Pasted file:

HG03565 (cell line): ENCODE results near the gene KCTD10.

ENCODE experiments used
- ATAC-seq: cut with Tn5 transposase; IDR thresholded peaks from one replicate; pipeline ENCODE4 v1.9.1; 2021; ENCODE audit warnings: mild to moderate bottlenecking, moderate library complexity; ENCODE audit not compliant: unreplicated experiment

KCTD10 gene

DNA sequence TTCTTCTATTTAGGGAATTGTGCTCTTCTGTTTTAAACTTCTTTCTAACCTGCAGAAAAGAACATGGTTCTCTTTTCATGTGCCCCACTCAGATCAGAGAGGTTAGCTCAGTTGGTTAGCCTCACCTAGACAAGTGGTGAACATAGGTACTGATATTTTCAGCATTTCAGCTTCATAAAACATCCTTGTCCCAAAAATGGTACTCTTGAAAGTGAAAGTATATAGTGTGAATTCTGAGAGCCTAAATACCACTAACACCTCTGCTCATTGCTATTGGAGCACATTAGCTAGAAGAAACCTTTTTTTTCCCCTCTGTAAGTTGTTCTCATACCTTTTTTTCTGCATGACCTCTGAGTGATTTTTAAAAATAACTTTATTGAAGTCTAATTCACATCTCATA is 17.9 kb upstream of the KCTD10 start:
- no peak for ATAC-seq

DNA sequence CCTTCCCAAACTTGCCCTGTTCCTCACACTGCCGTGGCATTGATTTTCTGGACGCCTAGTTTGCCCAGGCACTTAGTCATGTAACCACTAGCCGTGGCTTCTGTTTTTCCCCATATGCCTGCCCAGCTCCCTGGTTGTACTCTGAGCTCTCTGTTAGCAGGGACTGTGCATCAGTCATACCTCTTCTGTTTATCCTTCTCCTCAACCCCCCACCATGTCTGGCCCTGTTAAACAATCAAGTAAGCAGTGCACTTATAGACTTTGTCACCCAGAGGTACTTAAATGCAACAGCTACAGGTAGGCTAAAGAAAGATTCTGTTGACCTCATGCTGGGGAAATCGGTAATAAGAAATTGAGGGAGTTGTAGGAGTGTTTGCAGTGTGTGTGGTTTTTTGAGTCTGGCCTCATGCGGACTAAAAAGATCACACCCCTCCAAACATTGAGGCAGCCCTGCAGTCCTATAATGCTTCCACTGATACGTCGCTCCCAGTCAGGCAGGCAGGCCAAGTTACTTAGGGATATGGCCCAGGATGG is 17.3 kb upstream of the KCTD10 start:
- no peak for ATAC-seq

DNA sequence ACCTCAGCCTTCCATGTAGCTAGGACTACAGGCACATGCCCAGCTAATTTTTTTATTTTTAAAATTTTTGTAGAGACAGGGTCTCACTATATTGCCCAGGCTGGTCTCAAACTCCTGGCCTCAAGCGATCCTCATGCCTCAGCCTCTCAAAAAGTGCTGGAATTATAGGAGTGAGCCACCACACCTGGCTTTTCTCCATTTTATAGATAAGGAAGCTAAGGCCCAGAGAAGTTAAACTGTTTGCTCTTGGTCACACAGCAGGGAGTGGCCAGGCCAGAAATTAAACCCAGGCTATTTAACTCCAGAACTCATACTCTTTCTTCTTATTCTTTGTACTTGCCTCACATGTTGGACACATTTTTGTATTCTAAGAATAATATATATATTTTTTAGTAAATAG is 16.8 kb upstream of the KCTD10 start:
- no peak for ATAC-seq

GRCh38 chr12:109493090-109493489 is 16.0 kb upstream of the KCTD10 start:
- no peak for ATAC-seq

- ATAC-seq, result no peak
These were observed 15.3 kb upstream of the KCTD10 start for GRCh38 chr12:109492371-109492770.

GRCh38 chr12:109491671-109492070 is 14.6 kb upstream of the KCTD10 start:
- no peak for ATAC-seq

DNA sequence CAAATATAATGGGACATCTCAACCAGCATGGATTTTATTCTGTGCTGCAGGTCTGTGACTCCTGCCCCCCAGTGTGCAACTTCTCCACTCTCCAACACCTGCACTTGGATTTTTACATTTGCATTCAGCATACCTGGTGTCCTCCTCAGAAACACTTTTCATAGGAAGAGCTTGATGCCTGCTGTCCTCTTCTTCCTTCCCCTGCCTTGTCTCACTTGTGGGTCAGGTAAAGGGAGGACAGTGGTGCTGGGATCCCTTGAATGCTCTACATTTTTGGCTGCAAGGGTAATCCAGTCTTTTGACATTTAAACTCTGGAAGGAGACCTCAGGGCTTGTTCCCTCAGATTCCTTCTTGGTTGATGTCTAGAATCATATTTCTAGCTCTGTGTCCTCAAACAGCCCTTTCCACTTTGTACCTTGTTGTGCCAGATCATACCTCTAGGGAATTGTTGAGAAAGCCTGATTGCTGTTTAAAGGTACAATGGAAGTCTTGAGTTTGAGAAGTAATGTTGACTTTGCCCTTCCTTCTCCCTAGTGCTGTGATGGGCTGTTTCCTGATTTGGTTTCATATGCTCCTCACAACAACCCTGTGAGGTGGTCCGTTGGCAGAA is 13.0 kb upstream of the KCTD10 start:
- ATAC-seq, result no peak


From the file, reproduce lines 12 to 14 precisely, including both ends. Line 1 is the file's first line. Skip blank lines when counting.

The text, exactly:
- no peak for ATAC-seq

- ATAC-seq, result no peak
These were observed 15.3 kb upstream of the KCTD10 start for GRCh38 chr12:109492371-109492770.